U.S. District Judge Fred Biery orders that Texas voters under the age of 65 who would not ordinarily qualify for a mail-in ballot would now be eligible because of undue burdens placed on all voters due to the pandemic.

RELATED: Federal judge says all Texas voters can apply to vote by mail during pandemic

May 15

Texas Attorney General Ken Paxton files a petition asking the Texas Supreme Court to overturn an order by a state appellate court issued the day before, which expanded mail-in voting.

RELATED: Texas Attorney General Ken Paxton asks state Supreme Court to block vote-by-mail order

May 14

A panel of the 14th Court of Appeals of Texas upholds a temporary order from a state district judge that could greatly expand the number of voters who qualify for mail-in ballots.

The panel voted 2-1 along party lines that it would let stand State District Judge Tim Sulak's ruling that susceptibility to COVID-19 counts as a disability under state election law and is a legally valid reason for Texas voters to request an absentee ballot.

RELATED: Texas appeals court allows expansion of voting by mail during ongoing legal fight

April 17

State District Judge Tim Sulak signs an official order to allow voters to request a mail-in ballot during the pandemic by citing the disability qualification allowed in the Texas election code.

April 15

State District Judge Tim Sulak tells attorneys he will issue a temporary injunction allowing all Texas voters to request an absentee ballot to avoid exposure to COVID-19.

RELATED: Texas judge issues order that could greatly expand mail-in voting

April 11

Travis County's tax assessor-collector and voter registrar says that voting by mail should be expanded, especially in a time when Texas voters are concerned about their health.

"I've long felt like if you want to vote by mail, you ought to be able to vote by mail," Bruce Elfant said. "I think that Texans who are concerned about their health, about them standing in long lines, need to talk to their legislators and the governor's office and the secretary of state."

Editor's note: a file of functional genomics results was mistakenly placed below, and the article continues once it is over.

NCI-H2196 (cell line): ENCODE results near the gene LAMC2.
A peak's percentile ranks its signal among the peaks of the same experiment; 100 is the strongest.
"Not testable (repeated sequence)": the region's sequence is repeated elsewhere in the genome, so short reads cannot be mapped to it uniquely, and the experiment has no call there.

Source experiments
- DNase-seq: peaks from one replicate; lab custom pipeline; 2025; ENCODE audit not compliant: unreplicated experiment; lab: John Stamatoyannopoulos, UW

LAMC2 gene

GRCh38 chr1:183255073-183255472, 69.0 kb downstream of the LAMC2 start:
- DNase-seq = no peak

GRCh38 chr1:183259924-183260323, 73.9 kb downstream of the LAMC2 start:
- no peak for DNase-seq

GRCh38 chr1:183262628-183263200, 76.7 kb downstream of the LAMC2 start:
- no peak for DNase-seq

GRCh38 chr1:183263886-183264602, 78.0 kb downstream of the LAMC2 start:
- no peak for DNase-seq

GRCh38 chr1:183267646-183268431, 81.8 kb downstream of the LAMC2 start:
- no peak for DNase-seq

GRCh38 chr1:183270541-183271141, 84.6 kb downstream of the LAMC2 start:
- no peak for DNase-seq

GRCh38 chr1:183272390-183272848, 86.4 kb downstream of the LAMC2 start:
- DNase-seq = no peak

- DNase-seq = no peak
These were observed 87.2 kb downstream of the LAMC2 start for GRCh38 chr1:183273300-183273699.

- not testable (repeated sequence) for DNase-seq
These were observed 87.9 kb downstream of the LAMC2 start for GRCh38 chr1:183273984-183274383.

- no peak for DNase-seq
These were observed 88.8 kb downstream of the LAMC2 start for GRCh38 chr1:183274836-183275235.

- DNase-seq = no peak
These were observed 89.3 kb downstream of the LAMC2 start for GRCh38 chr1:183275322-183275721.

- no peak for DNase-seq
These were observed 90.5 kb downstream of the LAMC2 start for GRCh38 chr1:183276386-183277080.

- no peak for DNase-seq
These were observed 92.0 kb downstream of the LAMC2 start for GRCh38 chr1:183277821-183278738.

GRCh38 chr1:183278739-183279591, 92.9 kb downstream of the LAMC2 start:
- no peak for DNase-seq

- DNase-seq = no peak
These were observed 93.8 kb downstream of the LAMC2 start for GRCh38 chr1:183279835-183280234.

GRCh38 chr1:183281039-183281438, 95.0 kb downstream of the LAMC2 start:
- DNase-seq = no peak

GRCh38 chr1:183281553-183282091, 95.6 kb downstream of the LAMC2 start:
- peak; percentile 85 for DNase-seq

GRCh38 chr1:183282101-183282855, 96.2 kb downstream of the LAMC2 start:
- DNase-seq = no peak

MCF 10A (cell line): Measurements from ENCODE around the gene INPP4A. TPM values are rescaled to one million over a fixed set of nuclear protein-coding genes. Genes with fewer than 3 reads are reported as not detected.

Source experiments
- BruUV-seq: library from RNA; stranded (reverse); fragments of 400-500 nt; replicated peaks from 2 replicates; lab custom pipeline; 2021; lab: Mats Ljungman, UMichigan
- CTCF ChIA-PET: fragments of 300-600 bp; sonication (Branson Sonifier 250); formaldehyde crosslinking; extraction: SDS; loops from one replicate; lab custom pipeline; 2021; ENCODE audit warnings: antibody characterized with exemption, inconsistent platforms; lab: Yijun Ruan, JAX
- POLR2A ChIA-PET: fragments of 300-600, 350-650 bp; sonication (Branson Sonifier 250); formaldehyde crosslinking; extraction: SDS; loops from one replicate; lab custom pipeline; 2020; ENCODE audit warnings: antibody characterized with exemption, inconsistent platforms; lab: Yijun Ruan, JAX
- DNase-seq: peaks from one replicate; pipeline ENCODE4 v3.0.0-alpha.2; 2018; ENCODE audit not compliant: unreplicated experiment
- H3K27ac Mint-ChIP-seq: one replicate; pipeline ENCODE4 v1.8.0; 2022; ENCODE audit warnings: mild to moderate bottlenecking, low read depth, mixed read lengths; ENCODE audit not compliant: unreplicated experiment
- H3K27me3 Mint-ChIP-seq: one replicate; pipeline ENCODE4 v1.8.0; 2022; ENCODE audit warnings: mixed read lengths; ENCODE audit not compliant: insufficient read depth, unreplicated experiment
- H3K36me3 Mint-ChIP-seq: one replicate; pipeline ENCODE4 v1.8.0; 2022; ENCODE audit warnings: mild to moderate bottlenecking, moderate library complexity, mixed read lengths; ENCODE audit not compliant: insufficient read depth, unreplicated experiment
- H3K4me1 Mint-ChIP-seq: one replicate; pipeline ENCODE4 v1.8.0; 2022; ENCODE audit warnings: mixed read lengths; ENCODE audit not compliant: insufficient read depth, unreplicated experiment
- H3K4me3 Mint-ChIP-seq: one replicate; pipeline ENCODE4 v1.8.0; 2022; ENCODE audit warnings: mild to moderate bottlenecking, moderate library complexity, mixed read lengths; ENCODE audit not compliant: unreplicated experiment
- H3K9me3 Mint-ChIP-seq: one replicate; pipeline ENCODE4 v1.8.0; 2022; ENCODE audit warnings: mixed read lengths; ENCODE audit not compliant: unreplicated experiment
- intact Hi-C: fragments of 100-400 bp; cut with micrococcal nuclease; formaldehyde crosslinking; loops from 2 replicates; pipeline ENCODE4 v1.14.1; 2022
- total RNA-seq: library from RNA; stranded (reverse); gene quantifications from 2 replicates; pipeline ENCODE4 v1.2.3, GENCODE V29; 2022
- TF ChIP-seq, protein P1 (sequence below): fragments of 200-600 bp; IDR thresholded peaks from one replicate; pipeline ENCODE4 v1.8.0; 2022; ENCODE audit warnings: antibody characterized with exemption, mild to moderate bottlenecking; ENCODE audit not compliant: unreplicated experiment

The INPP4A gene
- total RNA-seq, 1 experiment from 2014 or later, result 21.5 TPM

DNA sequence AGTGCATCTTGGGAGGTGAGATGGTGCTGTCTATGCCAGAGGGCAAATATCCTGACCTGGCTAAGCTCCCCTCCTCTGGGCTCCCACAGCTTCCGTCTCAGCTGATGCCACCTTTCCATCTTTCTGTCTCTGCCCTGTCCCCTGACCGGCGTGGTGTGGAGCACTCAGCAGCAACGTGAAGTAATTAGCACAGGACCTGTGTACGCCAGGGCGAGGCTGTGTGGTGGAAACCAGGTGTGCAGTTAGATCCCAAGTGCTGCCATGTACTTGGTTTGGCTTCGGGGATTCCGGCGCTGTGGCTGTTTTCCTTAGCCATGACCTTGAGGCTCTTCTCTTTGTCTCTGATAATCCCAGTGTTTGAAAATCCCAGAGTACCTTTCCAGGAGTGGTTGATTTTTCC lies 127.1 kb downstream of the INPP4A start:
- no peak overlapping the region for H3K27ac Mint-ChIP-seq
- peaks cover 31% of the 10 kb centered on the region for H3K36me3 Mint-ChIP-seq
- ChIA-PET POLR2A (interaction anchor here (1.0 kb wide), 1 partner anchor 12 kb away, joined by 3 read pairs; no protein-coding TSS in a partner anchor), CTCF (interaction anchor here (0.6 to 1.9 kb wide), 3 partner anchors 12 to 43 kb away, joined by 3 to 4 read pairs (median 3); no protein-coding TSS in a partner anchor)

RELATED: Calls for voting by mail in Texas increase as coronavirus crisis continues

April 9

The Austin City Council approves a measure that urges Gov. Greg Abbott and Texas Secretary of State Ruth Hughs "to protect the voting rights of all Texas voters and to protect the public health of all Texans by permitting voting by mail."

March 20

The Texas Democrats file a lawsuit in Travis County district court asking a judge to declare that a portion of the Texas election code allows voters to request a mail-in ballot that applies to any voter  "if they believe they should practice social distancing in order to hinder" the spread of COVID-19.

The lawsuit was filed on behalf of the Texas Democratic Party and two voters who would seek to vote by mail given the state of the pandemic.

RELATED: 

Citing coronavirus threat, Texas Democrats sue to expand mail-in voting

Texas Democratic Party files lawsuit to protect vote-by-mail access

March 16

Gov. Greg Abbott issues a proclamation postponing the special election for Texas Senate District 14 to Tuesday, July 14. The special election was scheduled for Saturday, May 2, but Abbott postponed it due to COVID-19.

Early voting for the July election runs from Monday, June 29, until Friday, July 10. Election Day is July 14.

WATCH: How Travis County is preparing for 2020 elections amid COVID-19